Inter-American Convention to Prevent and Punish Torture

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IACPPT
Long name:
  • Inter-American Convention to Prevent and Punish Torture
InterAmTortureConvMap.gif
  Ratified the convention
  Signed, but has not ratified the convention
Signed9 December 1985
LocationCartagena de Indias, Colombia
Effective28 February 1987
Condition2 ratifications
Signatories20
Parties18
DepositaryGeneral Secretariat of the Organization of American States
LanguagesEnglish, French, Portuguese, and Spanish

The Inter-American Convention to Prevent and Punish Torture (IACPPT) is an international human rights instrument, created in 1985 within the Western Hemisphere Organization of American States and intended to prevent torture and other similar activities.

The Inter-American Convention entered into force on February 28, 1987, and, as of 2013, 18 nations are party to it, with another two having signed but not yet ratified.[1]

The Inter-American Convention defines torture more expansively than the United Nations Convention Against Torture, including "the use of methods upon a person intended to obliterate the personality of the victim or to diminish his physical or mental capacities, even if they do not cause physical pain or mental anguish." The Convention is one of a series of OAS agreements that seek to protect human rights, within the framework of the American Convention on Human Rights, which bans torture in less detail.

The Convention also requires states to take effective measures to prevent torture within their borders, and creates an ability to extradite persons accused of torture.

Signatory States[edit]

Before the 24 Articles of the Inter-American Convention to Prevent and Punish Torture are listed, the American States signatories are to state their awareness of the purpose of the convention, affirming that the convention is actually necessary, and concur that torture or cruel and inhuman treatment of any kind is inherently wrong and an act against human rights. This serves as a springboard for the rest of the convention, proving that all signatory states are in agreement about the main purpose of the Convention.[2] The Commission has also stated multiple times that it is a signatory state's duty to prevent incommunicado detention, and to strive to be aware and knowledgeable of what happens to its prisoners and those stripped of their liberties to ensure that they are not tortured. Failure to do so would be an infringement against the Torture Conventions Article Five which ensures that a State creates conditions that prevents an individual from undergoing torture and punishes those who initiate or instigate such activities.[3]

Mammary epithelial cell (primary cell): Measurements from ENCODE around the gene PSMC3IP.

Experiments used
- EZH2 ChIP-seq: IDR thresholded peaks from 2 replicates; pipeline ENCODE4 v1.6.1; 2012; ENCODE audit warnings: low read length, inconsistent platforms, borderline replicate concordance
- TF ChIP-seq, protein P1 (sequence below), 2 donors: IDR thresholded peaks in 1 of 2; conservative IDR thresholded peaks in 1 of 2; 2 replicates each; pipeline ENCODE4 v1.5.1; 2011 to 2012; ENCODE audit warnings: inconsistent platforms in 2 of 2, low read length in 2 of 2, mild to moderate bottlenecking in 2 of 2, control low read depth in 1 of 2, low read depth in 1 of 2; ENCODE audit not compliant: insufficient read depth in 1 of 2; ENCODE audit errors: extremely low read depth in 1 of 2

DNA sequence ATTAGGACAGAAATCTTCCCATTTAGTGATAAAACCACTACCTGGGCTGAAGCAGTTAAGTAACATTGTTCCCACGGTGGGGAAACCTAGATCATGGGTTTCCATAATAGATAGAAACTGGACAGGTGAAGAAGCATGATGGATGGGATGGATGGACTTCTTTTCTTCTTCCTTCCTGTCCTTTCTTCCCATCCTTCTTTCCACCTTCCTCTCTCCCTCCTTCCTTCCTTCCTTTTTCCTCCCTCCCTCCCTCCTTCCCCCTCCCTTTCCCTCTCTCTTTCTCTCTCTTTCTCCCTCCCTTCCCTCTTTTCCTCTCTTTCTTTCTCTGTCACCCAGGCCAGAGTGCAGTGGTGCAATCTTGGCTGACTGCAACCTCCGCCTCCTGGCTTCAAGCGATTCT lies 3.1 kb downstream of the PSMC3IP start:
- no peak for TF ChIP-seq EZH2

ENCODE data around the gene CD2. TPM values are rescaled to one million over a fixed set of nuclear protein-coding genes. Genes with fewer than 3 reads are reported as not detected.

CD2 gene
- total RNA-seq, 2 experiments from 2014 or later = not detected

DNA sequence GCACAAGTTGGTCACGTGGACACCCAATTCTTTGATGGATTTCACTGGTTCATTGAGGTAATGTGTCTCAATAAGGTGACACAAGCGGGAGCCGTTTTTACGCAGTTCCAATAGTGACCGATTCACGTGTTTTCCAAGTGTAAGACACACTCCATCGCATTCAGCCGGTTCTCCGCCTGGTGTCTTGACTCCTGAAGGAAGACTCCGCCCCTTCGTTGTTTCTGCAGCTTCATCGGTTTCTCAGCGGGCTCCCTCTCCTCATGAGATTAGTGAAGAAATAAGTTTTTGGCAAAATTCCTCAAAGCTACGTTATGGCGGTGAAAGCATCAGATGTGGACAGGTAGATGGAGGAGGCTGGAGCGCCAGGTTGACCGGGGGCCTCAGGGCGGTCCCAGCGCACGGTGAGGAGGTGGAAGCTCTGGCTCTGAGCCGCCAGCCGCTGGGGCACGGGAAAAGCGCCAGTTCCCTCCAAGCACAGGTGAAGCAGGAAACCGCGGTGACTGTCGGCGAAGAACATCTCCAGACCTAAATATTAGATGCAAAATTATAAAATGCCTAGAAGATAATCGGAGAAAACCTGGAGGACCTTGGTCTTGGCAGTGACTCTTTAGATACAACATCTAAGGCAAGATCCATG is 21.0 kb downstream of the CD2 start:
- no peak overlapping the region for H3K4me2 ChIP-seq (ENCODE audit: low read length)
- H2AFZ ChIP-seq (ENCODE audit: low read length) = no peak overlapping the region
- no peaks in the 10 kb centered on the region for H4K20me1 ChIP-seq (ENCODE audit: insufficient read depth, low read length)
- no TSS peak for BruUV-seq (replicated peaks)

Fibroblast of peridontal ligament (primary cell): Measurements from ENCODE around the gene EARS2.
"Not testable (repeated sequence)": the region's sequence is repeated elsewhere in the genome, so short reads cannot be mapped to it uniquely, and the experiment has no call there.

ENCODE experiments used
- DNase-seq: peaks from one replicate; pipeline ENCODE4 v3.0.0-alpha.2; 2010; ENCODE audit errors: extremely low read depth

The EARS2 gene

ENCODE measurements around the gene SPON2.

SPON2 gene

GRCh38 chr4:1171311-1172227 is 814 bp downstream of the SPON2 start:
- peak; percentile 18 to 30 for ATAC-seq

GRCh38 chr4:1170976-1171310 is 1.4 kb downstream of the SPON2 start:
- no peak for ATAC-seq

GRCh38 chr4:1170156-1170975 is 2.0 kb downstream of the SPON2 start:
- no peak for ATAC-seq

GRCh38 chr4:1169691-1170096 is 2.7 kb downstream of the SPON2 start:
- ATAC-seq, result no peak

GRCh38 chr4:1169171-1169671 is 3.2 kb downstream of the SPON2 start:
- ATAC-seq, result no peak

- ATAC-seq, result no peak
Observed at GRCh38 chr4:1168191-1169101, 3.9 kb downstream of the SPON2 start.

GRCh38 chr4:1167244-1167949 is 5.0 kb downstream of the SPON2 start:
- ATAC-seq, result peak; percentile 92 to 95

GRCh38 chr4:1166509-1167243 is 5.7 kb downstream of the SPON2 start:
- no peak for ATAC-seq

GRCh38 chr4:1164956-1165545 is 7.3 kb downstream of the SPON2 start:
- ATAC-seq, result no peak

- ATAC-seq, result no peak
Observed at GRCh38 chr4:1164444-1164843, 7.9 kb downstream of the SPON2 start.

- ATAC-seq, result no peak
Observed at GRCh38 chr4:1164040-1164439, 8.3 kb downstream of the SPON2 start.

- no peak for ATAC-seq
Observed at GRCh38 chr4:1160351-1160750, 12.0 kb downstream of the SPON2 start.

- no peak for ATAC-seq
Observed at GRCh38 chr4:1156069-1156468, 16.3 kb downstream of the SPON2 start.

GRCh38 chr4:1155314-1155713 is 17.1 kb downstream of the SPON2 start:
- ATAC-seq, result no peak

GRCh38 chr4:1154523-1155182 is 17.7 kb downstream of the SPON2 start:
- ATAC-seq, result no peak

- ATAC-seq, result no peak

Optional Protocol of 2002[edit]

On December 18 of 2002, the optional Protocol to the Convention Against Torture and other Cruel, Inhuman, or Degrading Treatment or Punishment was adopted and sponsored by the United Nations. An optional protocol adds to or elaborates upon the treaty it is associated with.[4]  Unlike the Inter-American Convention to Prevent and Punish Torture, this protocol issued that places where people are stripped of their liberties be visited by other independent international and national bodies. This would ultimately address the countries in violation of the Convention to work toward a consensus regarding said issue.[5]

American Convention on Human Rights of 1969[edit]

The Organization of American States' (O.A.S.) main convention, the American Convention on Human Rights, has a small section within its chapters skimming over the issue of torture. The American Convention on Human Rights was adopted at the Inter-American Specialized Conference on Human Rights in Costa Rica on November 22, 1969. Within Article Five of its second chapter on civil and political rights the convention states that no person shall be tortured and that people deprived of their liberty, such as those who are imprisoned, shall not be subject to such treatment either.[6]

UN Convention to Prevent Torture Comparison[edit]

Like the Inter-American Convention to Prevent Torture, the UN Convention outlines that its goal is not to outlaw all torture everywhere, but to make sure that the countries under the UN follow the Articles agreed upon during the convention. The Convention's main purpose is to strengthen opposition and prohibition of torture globally through its support of allied countries and states.[7]

See also[edit]

References[edit]

  1. ^ OAS, Signatories and Ratifications
  2. ^ Rodriguez-Pinzón, Diego (2006). The Prohibition of Torture and Ill-treatment in the Inter-American Human Rights System. ISBN 2-88477-115-8.
  3. ^ n.a. (1992). Protocol to the American Convention on Human Rights to Abolish the Death Penalty. Netherlands Quarterly on Human Rights 10.
  4. ^ "What Is An Optional Protocol?".
  5. ^ Goodwin-Gill, Guy S. (24 June 2010). Browlie's Document on Human Rights. ISBN 9780199564040. |first1= missing |last1= (help)
  6. ^ Organization of American States. "Inter-American Commission on Human Rights". OAS.org.
  7. ^ Burgers, J. Herman (1988). The United Nations Convention Against Torture: A Handbook on the Convention against Torture and Other Cruel, Inhumane or Degrading Treatment or Punishment. Netherlands: Kluwer Academic Publishers. ISBN 90-247-3609-9.

External links[edit]